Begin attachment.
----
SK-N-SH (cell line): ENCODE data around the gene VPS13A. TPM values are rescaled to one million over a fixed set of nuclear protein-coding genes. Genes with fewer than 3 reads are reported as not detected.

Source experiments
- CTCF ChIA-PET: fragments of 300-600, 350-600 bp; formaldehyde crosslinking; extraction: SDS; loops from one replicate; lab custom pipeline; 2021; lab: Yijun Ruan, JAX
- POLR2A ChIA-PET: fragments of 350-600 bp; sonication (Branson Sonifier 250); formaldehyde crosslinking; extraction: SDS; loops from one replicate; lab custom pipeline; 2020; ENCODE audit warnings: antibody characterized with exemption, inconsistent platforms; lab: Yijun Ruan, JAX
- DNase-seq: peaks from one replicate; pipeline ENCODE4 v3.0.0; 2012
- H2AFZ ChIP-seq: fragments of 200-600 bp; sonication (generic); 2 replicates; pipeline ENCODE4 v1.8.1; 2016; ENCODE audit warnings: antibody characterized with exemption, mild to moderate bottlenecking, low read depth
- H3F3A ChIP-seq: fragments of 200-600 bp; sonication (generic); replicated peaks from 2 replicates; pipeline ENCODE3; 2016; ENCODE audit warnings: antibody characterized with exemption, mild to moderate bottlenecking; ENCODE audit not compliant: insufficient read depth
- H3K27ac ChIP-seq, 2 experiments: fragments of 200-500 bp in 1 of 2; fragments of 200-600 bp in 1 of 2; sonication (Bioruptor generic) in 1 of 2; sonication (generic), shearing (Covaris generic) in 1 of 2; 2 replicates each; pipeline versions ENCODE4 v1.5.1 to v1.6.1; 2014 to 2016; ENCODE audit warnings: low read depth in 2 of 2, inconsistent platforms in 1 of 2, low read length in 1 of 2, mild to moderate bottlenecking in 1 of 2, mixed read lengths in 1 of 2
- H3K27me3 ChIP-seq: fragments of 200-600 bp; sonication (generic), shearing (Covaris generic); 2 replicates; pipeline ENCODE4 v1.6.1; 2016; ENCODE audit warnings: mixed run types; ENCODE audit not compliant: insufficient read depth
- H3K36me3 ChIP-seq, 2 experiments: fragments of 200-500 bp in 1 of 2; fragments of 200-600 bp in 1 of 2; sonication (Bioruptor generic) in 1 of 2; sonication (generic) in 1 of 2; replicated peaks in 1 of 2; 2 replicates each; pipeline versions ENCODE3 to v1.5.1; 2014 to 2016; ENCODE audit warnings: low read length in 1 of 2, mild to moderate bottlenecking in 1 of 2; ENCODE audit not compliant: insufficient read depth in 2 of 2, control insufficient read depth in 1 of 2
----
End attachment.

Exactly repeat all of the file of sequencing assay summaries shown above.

SK-N-SH (cell line): ENCODE data around the gene VPS13A. TPM values are rescaled to one million over a fixed set of nuclear protein-coding genes. Genes with fewer than 3 reads are reported as not detected.

Source experiments
- CTCF ChIA-PET: fragments of 300-600, 350-600 bp; formaldehyde crosslinking; extraction: SDS; loops from one replicate; lab custom pipeline; 2021; lab: Yijun Ruan, JAX
- POLR2A ChIA-PET: fragments of 350-600 bp; sonication (Branson Sonifier 250); formaldehyde crosslinking; extraction: SDS; loops from one replicate; lab custom pipeline; 2020; ENCODE audit warnings: antibody characterized with exemption, inconsistent platforms; lab: Yijun Ruan, JAX
- DNase-seq: peaks from one replicate; pipeline ENCODE4 v3.0.0; 2012
- H2AFZ ChIP-seq: fragments of 200-600 bp; sonication (generic); 2 replicates; pipeline ENCODE4 v1.8.1; 2016; ENCODE audit warnings: antibody characterized with exemption, mild to moderate bottlenecking, low read depth
- H3F3A ChIP-seq: fragments of 200-600 bp; sonication (generic); replicated peaks from 2 replicates; pipeline ENCODE3; 2016; ENCODE audit warnings: antibody characterized with exemption, mild to moderate bottlenecking; ENCODE audit not compliant: insufficient read depth
- H3K27ac ChIP-seq, 2 experiments: fragments of 200-500 bp in 1 of 2; fragments of 200-600 bp in 1 of 2; sonication (Bioruptor generic) in 1 of 2; sonication (generic), shearing (Covaris generic) in 1 of 2; 2 replicates each; pipeline versions ENCODE4 v1.5.1 to v1.6.1; 2014 to 2016; ENCODE audit warnings: low read depth in 2 of 2, inconsistent platforms in 1 of 2, low read length in 1 of 2, mild to moderate bottlenecking in 1 of 2, mixed read lengths in 1 of 2
- H3K27me3 ChIP-seq: fragments of 200-600 bp; sonication (generic), shearing (Covaris generic); 2 replicates; pipeline ENCODE4 v1.6.1; 2016; ENCODE audit warnings: mixed run types; ENCODE audit not compliant: insufficient read depth
- H3K36me3 ChIP-seq, 2 experiments: fragments of 200-500 bp in 1 of 2; fragments of 200-600 bp in 1 of 2; sonication (Bioruptor generic) in 1 of 2; sonication (generic) in 1 of 2; replicated peaks in 1 of 2; 2 replicates each; pipeline versions ENCODE3 to v1.5.1; 2014 to 2016; ENCODE audit warnings: low read length in 1 of 2, mild to moderate bottlenecking in 1 of 2; ENCODE audit not compliant: insufficient read depth in 2 of 2, control insufficient read depth in 1 of 2